It can not, from the very nature of things, be an exhaustive definition of the faith.  ...  But such doubts concern, more often, the accidents of the Christian faith than its essence,?more often its modern or mediaeval excrescences than its primary truths.  ...  doctrines, but in the fact that the activities of business life, the insane rush and whirl and strain upon nerve and brain of men cause them to covet on the Sabbath such preaching as will be restful and  ... 
fatcat:6fot427rx5gyvaqpvgkqhkt5le

Page 330 of Brain Vol. 44, Issue Part III [page]

1921 Brain  
The scope of a textbook and the opportunity it gives the author of reviewing the whole field of his experience, has enabled him to put his hypothesis in a simpler and more cogent form than when he attempted  ...  And it must be admitted that, as presented in these pages, peurobiotaxis is more acceptable as a general law in the development of the nervous system than it appeared to be in some of the author’s earlier  ... 

The unaided eye part II

James Weir French
1919 Transactions of the Optical Society  
this by any greater accuracy in the region where it can be applied.  ...  If, however, two small areas are made to overlap by an amount subtending not more than four minutes, it will be difficult to detect in the whole combined image any variation of the illumination, although  ... 
doi:10.1088/1475-4878/21/1/302 fatcat:glzqkbjbozebhbywhyuca5qs7u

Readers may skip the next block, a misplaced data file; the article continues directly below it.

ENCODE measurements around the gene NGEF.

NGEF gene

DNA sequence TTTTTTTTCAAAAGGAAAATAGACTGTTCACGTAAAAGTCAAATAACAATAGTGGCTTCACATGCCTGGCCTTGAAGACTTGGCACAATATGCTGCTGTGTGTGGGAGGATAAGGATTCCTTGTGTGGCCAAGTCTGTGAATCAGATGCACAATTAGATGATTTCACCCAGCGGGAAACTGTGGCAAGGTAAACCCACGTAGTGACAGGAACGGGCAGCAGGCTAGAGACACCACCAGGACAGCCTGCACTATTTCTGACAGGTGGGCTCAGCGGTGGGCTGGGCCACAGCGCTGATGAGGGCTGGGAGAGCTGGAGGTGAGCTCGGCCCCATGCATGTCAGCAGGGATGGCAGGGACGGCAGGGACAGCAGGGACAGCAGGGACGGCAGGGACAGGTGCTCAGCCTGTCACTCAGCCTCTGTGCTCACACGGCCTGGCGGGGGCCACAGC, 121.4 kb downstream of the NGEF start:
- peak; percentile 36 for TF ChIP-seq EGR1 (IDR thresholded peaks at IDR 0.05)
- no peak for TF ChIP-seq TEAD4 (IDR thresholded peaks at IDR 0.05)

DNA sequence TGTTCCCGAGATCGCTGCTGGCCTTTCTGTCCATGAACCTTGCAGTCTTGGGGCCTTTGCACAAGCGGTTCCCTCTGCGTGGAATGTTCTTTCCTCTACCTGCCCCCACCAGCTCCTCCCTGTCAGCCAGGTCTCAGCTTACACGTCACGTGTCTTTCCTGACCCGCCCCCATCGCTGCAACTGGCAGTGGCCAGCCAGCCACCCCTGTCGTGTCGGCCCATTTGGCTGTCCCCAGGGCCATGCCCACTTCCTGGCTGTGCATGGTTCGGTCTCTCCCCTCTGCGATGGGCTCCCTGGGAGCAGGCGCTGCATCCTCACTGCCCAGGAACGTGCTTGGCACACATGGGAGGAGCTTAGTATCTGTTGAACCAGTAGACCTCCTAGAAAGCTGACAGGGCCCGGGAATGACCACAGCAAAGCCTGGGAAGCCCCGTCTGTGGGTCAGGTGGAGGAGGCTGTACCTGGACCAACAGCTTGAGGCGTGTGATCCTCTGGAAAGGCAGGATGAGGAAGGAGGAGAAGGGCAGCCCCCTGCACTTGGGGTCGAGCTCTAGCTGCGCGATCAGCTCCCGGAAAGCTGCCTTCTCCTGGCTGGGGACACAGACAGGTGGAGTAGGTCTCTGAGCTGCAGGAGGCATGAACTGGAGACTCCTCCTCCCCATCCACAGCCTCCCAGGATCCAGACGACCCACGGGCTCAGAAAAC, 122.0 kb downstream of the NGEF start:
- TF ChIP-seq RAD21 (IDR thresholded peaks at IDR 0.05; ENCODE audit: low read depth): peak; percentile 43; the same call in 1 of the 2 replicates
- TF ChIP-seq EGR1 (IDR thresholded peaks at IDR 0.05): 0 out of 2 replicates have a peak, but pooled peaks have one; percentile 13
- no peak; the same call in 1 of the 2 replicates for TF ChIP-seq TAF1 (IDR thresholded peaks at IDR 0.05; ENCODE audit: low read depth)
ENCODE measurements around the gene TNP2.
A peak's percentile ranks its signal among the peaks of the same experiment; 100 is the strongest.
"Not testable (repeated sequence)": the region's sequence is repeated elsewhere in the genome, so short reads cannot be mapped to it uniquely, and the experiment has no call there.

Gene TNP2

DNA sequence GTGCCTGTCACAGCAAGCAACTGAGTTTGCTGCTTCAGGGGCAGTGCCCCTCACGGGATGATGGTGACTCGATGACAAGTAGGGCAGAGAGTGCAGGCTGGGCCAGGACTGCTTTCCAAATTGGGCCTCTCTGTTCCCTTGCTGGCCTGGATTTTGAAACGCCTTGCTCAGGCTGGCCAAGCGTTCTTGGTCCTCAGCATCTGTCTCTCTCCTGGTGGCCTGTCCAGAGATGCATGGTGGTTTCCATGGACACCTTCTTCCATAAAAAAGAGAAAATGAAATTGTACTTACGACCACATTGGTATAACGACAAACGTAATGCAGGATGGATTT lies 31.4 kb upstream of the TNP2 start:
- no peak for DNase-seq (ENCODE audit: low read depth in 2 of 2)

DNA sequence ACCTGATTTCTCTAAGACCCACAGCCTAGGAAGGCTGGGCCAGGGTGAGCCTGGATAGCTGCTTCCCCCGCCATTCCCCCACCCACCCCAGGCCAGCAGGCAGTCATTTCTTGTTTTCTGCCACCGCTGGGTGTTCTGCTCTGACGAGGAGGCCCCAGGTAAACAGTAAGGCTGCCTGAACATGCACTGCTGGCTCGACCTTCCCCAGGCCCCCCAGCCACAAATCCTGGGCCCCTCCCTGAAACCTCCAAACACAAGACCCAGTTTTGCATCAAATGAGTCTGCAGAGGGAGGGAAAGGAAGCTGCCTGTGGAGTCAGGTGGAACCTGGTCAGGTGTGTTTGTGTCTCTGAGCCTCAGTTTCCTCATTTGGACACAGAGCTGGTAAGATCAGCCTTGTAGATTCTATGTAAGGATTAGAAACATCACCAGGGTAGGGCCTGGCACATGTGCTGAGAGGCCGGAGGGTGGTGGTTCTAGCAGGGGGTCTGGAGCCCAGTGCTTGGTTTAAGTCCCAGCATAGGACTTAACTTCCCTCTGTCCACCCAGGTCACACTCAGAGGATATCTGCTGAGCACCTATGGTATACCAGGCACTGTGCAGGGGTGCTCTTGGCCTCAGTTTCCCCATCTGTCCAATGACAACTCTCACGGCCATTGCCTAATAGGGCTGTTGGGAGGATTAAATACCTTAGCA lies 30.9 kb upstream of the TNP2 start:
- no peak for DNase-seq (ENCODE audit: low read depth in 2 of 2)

Unlocking the secrets of the brain, part II

Tabitha M. Powledge
1997 BioScience  
Part I 1. X-rays. This old, reliable method can be combined with computer manipulation of images to create complex renderings of the brain. 2. Computed tomography (CT) .  ...  "A whole brain-wave system costs one to two orders of magnitude less than PET or MRI scanners," Gevins says. Third, brain-wave technology is portable.  ... 
doi:10.2307/1313054 fatcat:irxrrmlzmjgrliqcb4vq5hlev4

Part II. Reviews and bibliographical notices

R. A.
1890 Dublin Journal of Medical Science  
foreign anatomical 'records much simpler than it would otherwise be.  ...  On the whole, we can truthfully say the book fulfils the object for which it was written, and what higher praise can be bestowed on a book ?  ... 
doi:10.1007/bf02971306 fatcat:qlk6bh4bgfamvlwpi45cw4kbqe

Abstracts (Continue in Part I)

1995 Proceedings of the International Society for Magnetic Resonance in Medicine  
of TI, T2, p, TR, TE, and B1 can be found.  ...  It is therefore possible under these conditions and knowing BI to calculate T I , T2, and p images in the presence of inhomogeneos BI fields.  ...  Acknowledgements This work was supported in part by grants from the NIII, NSF, and ONR.  ... 
doi:10.1002/mrmp.22419950202 fatcat:mg5plhp4qvabdbvpf3jlnih2ti

FULL ISSUE, part 1

The Editors
2012 Biolinguistics  
Not being specialists on the topic ourselves (and the same could be said for most of the reviewers we have on file), we relied on Dr. Allott's expertise to help us find suitable reviewers.  ...  The entire process took considerably longer than planned, and we had to find a number of last-minute peerreviewers ourselves as well. If that weren't enough, Dr.  ...  The system gesture/vocalization seems to be simpler since it couples right hand postures with mouth postures. In contrast the system gesture/word seems to be more complex and distributed.  ... 
doaj:bed162fa24444775a70b3566e5ba3dce fatcat:wsqhp2tsbvcofc7ezol4cgzi4y

Consciousness: The Phenomenon of Being Part I: Obstacles in the Measurement of Subjective States [article]

Allan Porter
2022 Zenodo  
Examining why the question of consciousness is still not solved and the challenges of trying to measure phenomenal subjectivity  ...  In other words, in unison the whole equals more than the sum of its parts. The brain works in a similar manner.  ...  This is hypothesized to create the "more than the sum of its parts" feeling of awareness and perception.  ... 
doi:10.5281/zenodo.6321524 fatcat:c4brjzwc2zagdo4dycbdmncjcu